Luke is the only one of the gospel writers who tells us that the multitude of disciples on that day as he rode in began to rejoice and praise God for the mighty works that they had seen. The other gospel writers record the shouts of the crowds, but here in Luke we are told that his disciples—those who had been in ministry with him over the past few years—are thinking about the great works they had witnessed. They know a leader who has reached out to heal the suffering. They have worked with a teacher who has emphasized the least and the lowly in his lessons. They have eaten with a deeply religious man who has still shared his table with tax collectors and sinners. And they have watched in awe as he took fish and a few loaves and fed thousands of people. I wonder what those disciples think Jesus is here in Jerusalem to do. What particular dreams and hopes have they focused on him as he rides in? Will they feel let down as the week unfolds and it seems he does no miracles like these at all?

Hearing the events of Palm Sunday this year makes me think of how we tend to adore leaders, and place them on pedestals. And it makes me think about how all too often our expectations of leaders don’t line up with what they actually end up delivering. Jesus is no exception to this, as it turns out. He doesn’t hold anything close to his vest, and he doesn’t try send mixed messages about his agenda, and yet he still ends up ruining most people’s dreams of him. We know this because by the end of the week the crowds are eager to free an insurrectionist named Barrabas (and look past Barrabas’ crimes) rather than follow Jesus into the love of God’s kingdom. So if you cry out for a leader today, if you pin your hope on a savior on this Palm Sunday, which leader is it for?

Over the past several months one of the most popular and successful local non-profit organizations, Shalom Farms, has been very carefully searching for a new Executive Director. This Executive Director will lead Shalom Farms in its mission, which is to provide free farm-grown produce to alleviate food insecurity and address food justice issues in the greater Richmond area. As it happens, when it began out in Goochland County in 2009, the Epiphany Youth Group was one of the first volunteer groups to work there, and we’ve continued that relationship to today. In 2021 they produced over 700,000 servings of food.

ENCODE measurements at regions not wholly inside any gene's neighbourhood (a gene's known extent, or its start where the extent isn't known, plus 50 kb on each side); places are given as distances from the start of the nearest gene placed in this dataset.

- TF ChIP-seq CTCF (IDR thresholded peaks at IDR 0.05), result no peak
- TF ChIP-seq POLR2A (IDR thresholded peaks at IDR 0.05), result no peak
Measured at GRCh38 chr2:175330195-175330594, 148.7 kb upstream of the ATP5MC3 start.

members of the Epiphany Youth Group working at Shalom Farms in 2009

One of Epiphany’s members, Johanna Gattuso, is the current chair of the Board. She shared with me that the Board made the conscious decision in their search that one of the criteria of the new Executive Director was that at some point in their life they needed to have experienced food insecurity. They still received over 100 resumes for the position. Some of the letters that accompanied these applications spoke movingly of what it was like to grow up going to bed hungry,or foraging in fields for greens, or having to watch their parents eat nothing for dinner so that they, as kids, would. The idea, of course, is that the new leader of Shalom Farms would lead from a position of solidarity and familiarity with the organization’s mission. Anna Ibrahim was hired and began her tenure as the Executive Director this month. Hailing from farmers who toiled on the prairies of the Midwest and the valleys of the Levant, Ms Ibrahim looks forward to continuing Shalom Farm’s ministry with renewed energy.

In our search for that leader who can rescue us from our brokenness, who can release us from our captivity to sin and selfishness, who can free us to a life of forgiveness, perhaps we should cry out for one who has walked that road. If we seek mercy, perhaps we should cry out for one who is willing to be broken, one who has a track record in eating with the sinner, in seeking out the lost and lowly. In our hope for one who can conquer death, why don’t we look for one who will die himself? For a leader has been given to us, and that is his mission: to love us as we are, to free us with forgiveness, to heal us with humility.

Back in 2020, as the construction was being completed, and the doors were open to receive people who couldn’t come because of the pandemic, a family in our congregation with young children decided to paint rocks with Easter messages as a faith formation activity at home. They didn’t just cover these rocks with color. They inscribed little messages on them—things like “Happy Easter!” and “He is Risen!”—and then they came by and placed them along our sidewalk with the hope someone might see them. Two years later and some of them are still here, lying around underfoot, like petrified Easter eggs, still just waiting to be seen now that the people are returning. I leave work each day, and, if I’m lucky, my eyes will fall upon one, crying out, saying He is Risen. reminding me that if I don’t learn to shout Hosanna!—“Hosanna, My leader, my savior has come—has come and loves me to the end!” well, then a rock will take my place.

The Reverend Phillip W. Martin, Jr.